Local coaches react to losing wrestling in Olympics

DSC 0031COLLEGE PARK – It’s been nearly three weeks since the International Olympic Committee announced it would drop wrestling from the 2020 games. The local wrestling community has been reeling since trying to make sense of a seemingly senseless decision from the IOC.

“First of all I thought it was a joke,” said Paint Branch head coach Rick Smith. “It’s got to be on the last purely amateur sports we have and the Olympic Games, I think part of the reason they started it was so the guys could wrestle. It’s very disappointing… I don’t think anyone thought that would happen otherwise we would have galvanized ourselves. We didn’t even know we were on the chopping blocks.”

“It’s a sport where the Olympic level, it’s at its highest. It’s not like other sports where they have a professional level. The fact they would even consider trying to take this away is shocking,” said Walter Johnson coach Robert Yi. “But one thing it has done is brought wrestling collectively together and even to the point of such places like Iran and countries around the world where wrestling is extremely popular and extremely prominent where the U.S. is even actually allied with them on a certain degree to get together and petition basically against that has been very surprising and kind of interesting.”

Springbrook head coach Rob Wendel agreed, saying, “It’s one of the oldest sports at the Olympic Games and it’s obviously got a high number of participants in high school and I’m afraid of what it’s going to do to college (wrestling) because that’s the next step for those college kids.”

The cancellation of wrestling for 2020 could have a bigger impact in Montgomery County than in other places. That is because of one wrestler: Good Counsel junior Kyle Snyder.

Snyder is a beast among men at the high school wrestling level. He is currently the number one ranked high school wrestler at 220-pounds and even more he is the number two pound-for-pound wrestler in the country, according to Flowrestling and Intermat.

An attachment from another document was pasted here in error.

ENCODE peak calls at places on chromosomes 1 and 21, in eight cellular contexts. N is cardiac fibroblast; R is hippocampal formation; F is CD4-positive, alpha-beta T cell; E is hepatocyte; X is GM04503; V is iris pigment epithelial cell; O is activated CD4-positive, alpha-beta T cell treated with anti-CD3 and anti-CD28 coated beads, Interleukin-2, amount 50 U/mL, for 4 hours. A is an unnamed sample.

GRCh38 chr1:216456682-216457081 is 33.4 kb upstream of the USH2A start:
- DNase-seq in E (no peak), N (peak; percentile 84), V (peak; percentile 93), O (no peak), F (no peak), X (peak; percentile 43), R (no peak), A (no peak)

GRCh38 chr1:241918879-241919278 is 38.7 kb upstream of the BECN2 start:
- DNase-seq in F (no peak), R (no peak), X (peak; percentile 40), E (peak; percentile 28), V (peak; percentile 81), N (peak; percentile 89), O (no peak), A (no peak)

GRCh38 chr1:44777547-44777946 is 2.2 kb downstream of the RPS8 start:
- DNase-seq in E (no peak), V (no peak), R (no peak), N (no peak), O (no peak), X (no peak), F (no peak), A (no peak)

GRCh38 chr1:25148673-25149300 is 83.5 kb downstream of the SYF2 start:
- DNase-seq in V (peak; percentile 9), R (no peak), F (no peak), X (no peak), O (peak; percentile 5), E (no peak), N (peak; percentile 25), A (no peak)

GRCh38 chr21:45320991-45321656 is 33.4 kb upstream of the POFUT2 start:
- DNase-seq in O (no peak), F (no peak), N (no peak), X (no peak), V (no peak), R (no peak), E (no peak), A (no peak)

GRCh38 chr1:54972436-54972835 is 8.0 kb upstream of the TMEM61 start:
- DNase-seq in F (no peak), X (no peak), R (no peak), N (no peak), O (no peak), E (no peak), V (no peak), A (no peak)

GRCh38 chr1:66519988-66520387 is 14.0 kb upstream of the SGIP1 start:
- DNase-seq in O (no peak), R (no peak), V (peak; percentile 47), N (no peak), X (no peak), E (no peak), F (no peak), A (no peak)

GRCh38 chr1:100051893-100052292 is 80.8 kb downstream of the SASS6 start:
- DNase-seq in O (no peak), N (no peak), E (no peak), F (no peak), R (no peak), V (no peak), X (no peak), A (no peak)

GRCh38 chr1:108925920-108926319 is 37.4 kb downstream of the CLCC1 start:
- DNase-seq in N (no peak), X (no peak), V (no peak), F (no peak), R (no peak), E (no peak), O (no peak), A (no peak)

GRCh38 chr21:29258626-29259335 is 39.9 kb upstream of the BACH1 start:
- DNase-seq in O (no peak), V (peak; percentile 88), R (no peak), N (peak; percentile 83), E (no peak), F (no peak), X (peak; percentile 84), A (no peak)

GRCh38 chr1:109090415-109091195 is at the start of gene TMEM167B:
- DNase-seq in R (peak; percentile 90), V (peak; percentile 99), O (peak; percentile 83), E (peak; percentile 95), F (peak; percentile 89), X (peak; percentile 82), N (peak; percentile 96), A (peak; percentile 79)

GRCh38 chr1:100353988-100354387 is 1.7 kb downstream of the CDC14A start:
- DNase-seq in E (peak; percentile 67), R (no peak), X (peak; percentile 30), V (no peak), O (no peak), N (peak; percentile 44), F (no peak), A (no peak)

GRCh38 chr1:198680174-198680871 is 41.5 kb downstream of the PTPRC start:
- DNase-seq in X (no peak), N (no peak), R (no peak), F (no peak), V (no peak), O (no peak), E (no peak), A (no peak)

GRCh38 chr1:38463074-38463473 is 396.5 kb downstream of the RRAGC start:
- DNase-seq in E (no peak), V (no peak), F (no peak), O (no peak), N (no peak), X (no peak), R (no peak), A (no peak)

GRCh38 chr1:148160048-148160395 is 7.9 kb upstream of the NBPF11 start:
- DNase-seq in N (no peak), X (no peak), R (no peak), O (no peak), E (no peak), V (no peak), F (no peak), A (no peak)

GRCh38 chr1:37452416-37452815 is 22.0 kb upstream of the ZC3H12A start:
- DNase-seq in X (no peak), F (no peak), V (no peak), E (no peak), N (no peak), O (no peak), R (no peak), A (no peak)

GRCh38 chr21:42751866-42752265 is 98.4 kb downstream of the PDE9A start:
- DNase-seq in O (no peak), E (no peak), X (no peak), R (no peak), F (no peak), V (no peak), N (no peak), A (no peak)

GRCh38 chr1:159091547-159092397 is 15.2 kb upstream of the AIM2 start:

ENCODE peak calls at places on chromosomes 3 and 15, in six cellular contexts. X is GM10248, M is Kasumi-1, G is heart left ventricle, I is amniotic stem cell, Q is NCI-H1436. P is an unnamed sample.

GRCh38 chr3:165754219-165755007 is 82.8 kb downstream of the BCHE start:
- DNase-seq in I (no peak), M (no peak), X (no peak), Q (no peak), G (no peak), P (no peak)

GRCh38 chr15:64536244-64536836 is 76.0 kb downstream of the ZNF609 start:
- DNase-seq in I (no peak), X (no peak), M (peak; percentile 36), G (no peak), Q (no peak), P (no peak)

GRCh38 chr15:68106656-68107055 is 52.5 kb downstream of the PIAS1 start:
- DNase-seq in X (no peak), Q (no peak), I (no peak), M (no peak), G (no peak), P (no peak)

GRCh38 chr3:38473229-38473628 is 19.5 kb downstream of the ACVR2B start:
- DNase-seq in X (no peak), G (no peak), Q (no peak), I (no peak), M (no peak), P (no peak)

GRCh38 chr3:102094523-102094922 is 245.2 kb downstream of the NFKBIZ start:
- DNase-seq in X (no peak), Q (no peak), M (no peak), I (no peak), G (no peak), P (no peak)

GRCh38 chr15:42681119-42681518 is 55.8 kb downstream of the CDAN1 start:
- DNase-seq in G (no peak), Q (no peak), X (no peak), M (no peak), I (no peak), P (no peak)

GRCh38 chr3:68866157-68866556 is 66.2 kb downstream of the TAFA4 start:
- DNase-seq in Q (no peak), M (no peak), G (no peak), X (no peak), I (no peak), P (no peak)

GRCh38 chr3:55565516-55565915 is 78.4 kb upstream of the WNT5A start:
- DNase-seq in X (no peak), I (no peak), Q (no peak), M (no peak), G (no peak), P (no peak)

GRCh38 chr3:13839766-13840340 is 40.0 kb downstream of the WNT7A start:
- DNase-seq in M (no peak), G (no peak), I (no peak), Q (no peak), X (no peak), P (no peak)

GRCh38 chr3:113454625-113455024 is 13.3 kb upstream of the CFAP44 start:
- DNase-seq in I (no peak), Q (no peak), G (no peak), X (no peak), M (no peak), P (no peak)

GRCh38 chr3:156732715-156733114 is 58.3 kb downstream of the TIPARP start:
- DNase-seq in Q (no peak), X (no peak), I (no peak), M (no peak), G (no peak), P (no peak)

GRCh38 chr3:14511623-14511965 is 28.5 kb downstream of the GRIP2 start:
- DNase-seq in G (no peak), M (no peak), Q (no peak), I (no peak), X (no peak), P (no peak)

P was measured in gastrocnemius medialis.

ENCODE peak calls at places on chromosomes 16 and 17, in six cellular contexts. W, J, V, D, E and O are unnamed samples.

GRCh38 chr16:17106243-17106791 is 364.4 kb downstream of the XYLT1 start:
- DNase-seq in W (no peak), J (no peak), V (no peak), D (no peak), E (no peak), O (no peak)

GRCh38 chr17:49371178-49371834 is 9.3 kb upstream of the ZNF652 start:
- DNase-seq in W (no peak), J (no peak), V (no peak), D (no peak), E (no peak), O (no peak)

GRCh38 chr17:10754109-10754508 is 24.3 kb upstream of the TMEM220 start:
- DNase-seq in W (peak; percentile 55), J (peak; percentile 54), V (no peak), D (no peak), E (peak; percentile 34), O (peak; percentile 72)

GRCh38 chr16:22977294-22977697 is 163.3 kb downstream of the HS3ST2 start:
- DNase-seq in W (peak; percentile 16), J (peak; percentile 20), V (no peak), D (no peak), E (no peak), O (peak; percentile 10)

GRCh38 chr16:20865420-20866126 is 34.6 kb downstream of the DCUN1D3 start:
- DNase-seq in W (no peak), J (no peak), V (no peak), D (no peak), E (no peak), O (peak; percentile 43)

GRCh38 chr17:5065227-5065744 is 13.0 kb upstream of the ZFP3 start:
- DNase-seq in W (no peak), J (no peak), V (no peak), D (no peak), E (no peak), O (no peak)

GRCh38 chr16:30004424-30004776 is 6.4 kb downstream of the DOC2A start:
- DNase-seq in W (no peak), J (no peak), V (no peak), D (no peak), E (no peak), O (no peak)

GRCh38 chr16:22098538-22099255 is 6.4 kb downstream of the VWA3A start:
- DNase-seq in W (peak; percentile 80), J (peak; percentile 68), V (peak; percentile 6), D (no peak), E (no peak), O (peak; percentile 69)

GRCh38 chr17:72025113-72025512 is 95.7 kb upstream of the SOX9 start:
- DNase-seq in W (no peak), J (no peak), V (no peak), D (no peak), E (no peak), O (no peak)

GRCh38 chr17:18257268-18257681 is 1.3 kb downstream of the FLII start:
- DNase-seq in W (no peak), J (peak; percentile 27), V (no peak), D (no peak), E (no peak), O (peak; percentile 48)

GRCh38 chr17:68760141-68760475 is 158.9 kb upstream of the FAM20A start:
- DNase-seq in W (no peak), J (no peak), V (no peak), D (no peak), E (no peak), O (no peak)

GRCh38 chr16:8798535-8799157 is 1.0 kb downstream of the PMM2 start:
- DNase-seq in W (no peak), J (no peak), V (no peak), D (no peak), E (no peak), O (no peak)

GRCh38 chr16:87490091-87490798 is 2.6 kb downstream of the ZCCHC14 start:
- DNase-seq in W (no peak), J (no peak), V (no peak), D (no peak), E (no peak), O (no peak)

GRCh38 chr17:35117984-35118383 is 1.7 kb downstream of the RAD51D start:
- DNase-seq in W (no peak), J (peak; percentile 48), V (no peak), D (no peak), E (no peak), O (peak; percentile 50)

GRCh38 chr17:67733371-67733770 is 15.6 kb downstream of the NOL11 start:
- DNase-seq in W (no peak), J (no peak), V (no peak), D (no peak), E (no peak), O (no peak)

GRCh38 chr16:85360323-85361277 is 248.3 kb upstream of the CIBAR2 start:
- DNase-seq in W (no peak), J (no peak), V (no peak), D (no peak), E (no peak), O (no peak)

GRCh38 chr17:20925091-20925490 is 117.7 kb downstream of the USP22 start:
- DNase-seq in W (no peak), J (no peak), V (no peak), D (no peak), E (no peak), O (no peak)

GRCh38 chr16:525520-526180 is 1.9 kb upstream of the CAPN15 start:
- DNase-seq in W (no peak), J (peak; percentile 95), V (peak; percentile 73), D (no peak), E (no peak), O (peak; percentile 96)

He has said his goals are to go undefeated in high school (which he is through his junior season), win four NCAA titles and an Olympic gold medal. He has been eying the 2020 games for that opportunity.

“For somebody like him, it’s got to be such a blow to hear something like that where he is obviously somebody who has achieved enough on at least the high school level… that this is definitely a goal that he probably has in mind.”

“It’s incredibly unfortunate (for Snyder),” said Wendel. “I think it’s a snap decision and it’s affecting more people than they think, that’s why I’m kind of hoping it wont pass, and Snyder’s someone close to home that we certainly can add in that mix… so it’s tragic.”

“We actually went over to Good Counsel and rolled around with them and he looked like a man on a mission,” said Wootton head coach Kevin O’Neill. “He’s not backing off he’s not taking the position of no more Olympics, I can relax. He’s maybe making a push for 2016 or there’s still a chance it could be brought back for 2020.”

Ultimately when the time comes and it’s all said and done, many coaches still believe wrestling will be a part of the 2020 games.

“I do,” said Wendel, “in my heart I do.”

“If they didn’t,” said Yi, “I would be extremely surprised and very disappointed.”

By Tim Schwartz

MoCoVox News

 

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